Chagas' Disease: Clinical course, chronic phase

on 11.12.08 with 0 comments

Gradually the patient develops symptoms. These vary greatly from region to region. Lesions of the heart, oesophagus and colon are the most common.

Chronic heart problems

Chronic damage to the heart muscle cells and the cardiac conduction system (including that caused by auto-immune mechanisms) leads to heart failure. There is dyspnoea during exertion, orthopnoea and sometimes paroxysmal nightly dyspnoea, oedema of the feet and ankles, congestion of the neck veins, enlarged liver, crepitations over the base of the lungs. Cheyne-Stokes respiration may occur in advanced heart failure. This phenomenon is characterised by periodic respiration in which apnoea episodes alternate with hyperventilation. It is assumed that the prolonged lung-to-brain circulation time plays a role in Cheyne-Stokes with a long cycle (e.g. 3 minutes) [Other causes of this phenomenon are for example brain stem lesions or compression]. Sometimes there is pulsus alternans: the peripheral arterial pulsations are alternately strong and weak.

The precise physiopathological mechanism is not fully known. The apex of the heart, which is normally situated on the midclavicular line, is displaced to the left. The heart sometimes becomes enormous, which may lead to clot formation in the heart. If blood clots break loose, there may be embolic complications: CVA, ischaemia of limbs, renal infarction. Apical lesions in the left ventricle (wall thinning, intramural bleeding, aneurysms) are typical and occur in approximately 50% of patients. Unlike arteriosclerotic post-infarction aneurysms, in Chagas’ disease the apical cardiac tissue does not consist of scar tissue, the wall is simply thinned. Right ventricular lesions occur in 10 to 20%. Cardiac arrhythmias may cause palpitations, dizziness, syncope and sudden death. On the electrocardiogram a right bundle branch block is often seen, together with a left anterior hemiblock, ventricular extrasystoles, abnormal Q-waves and/or AV-conduction disturbances.

The coronary arteries are normal. A complete left bundle branch block is exceptional, unlike in idiopathic dilated cardiomyopathy. Sudden death is common in people with Chagas’ disease. Probably this is due to ventricular tachycardia which changes suddenly into ventricular fibrillation.

In advanced heart failure, typical radiographic signs may be observed on a chest X-ray: cardiomegaly, prominent hili and distended pulmonary veins in the upper fields, pleural fluid, interstitial pulmonary oedema (fluid in the interlobular septa with Kerley B lines), peribronchial cuffing and finally alveolar pulmonary oedema ("butterfly oedema").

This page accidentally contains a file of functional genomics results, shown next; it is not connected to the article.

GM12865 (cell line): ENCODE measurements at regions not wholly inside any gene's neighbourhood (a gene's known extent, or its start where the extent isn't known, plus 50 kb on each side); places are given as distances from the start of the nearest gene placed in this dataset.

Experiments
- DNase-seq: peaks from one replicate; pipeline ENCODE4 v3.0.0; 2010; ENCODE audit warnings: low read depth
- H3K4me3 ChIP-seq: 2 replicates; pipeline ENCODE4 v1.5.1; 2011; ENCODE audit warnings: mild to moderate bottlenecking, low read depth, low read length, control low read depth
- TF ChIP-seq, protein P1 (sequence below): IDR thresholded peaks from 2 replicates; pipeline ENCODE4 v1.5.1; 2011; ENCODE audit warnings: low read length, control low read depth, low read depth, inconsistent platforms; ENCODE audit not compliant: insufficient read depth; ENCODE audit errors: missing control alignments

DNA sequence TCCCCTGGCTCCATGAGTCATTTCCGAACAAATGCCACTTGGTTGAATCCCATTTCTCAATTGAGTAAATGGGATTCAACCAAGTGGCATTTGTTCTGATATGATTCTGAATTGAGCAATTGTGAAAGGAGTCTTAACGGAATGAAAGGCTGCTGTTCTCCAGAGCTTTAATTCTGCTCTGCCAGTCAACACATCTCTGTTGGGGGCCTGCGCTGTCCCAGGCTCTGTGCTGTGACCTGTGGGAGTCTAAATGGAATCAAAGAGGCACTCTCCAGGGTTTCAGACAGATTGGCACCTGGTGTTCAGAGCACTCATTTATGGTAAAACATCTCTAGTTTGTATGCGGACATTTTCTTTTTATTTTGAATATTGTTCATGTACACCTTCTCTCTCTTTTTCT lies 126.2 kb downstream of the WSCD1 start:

Oesophagus and colon problems

Due to involvement of the small nerves in the oesophagus and colon, peristalsis is reduced and these organs are distended. This occurs in 5 to 10% of seropositive people south of the Amazon, and is virtually absent further north. Trypanosoma cruzi I and II are both associated with cardiac lesions, but apparently intestinal lesions only occur in infection with T. cruzi II (the southern area).

Mega-oesophagus is characterised by difficulty in swallowing (dysphagia), choking, hiccups, nocturnal cough. This often leads to under-nourishment and loss of weight. A clinical aid for detecting delayed oesophageal emptying is to measure the time between swallowing a mouthful of water, and observing the abdominal noises (stethoscope on the epigastrium). Normally this is less than 10 seconds. A distended oesophagus may also be shown on X-ray. The parotid gland may hypertrophy and lead to so-called “cat’s face”.

Mega-colon can lead to pronounced constipation, meteorism, abdominal pain and functional intestinal obstruction (involvement of Auerbach’s myenteric plexus). The abdomen is often distended. Faecaloma, volvulus and peritonitis are complications.

The nervous system

In no other infectious disease is the involvement of the autonomous nervous system so important as in Chagas’ disease. Denervation of the parasympathetic nervous system is better documented and is much more pronounced than denervation of the orthosympathetic system. There can be sensorimotor polyneuritis. There is some hypoaesthesia and paresthesia, but chiefly a reduction or loss of tendon reflexes. The EMG is disturbed. In the central nervous system there is meningo-encephalitis in the acute phase, but the abnormalities in the chronic phase need to be better defined. In flare-up (e.g. AIDS) there may be intracranial hypertension, lesions of the cerebral nerves, paresis, plegia, stupor and convulsions.

The cerebrospinal fluid exhibits a normal number of cells or pleocytosis with predominant lymphocytes and an elevated protein content. At times T. cruzi may even be detected in the cerebrospinal fluid. A CT scan of the brain shows one or more necrotising lesions which may or may not be ring-shaped, with haemorrhages, usually subcortical in the brain hemispheres and occasionally in the cerebellum or the brain stem. T. cruzi lesions rarely occur in the basal nuclei. These clinical pictures should be differentiated from cerebral toxoplasmosis, abscesses, mycoses, tuberculomata or other mycobacterial lesions, metastases or lymphoma.

Category: Medicine Notes



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